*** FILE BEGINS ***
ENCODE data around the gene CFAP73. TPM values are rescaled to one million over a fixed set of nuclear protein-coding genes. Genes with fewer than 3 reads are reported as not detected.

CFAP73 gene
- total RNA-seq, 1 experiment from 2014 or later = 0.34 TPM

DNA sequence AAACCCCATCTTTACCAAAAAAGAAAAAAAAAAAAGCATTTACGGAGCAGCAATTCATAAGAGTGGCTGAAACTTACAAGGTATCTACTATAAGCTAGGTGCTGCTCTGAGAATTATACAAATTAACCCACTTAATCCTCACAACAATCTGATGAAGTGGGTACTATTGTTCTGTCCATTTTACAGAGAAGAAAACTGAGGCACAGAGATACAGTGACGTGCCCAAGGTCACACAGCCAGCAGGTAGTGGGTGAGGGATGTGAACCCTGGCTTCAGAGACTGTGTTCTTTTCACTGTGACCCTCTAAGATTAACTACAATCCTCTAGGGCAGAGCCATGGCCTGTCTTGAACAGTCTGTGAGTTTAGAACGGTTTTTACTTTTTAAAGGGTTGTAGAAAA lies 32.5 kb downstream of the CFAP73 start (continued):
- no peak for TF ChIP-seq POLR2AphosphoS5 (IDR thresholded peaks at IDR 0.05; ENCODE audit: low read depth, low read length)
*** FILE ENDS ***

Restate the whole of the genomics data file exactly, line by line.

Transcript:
ENCODE data around the gene CFAP73. TPM values are rescaled to one million over a fixed set of nuclear protein-coding genes. Genes with fewer than 3 reads are reported as not detected.

CFAP73 gene
- total RNA-seq, 1 experiment from 2014 or later = 0.34 TPM

DNA sequence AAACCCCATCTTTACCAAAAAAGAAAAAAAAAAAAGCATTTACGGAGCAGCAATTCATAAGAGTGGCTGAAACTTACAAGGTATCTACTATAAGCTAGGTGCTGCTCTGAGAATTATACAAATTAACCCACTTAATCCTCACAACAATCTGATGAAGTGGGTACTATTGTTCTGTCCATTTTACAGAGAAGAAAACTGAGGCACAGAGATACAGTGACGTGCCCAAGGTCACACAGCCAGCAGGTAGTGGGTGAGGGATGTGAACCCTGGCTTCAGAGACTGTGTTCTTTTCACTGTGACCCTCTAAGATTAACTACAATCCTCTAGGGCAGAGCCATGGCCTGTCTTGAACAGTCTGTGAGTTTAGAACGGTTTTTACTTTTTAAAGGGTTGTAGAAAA lies 32.5 kb downstream of the CFAP73 start (continued):
- no peak for TF ChIP-seq POLR2AphosphoS5 (IDR thresholded peaks at IDR 0.05; ENCODE audit: low read depth, low read length)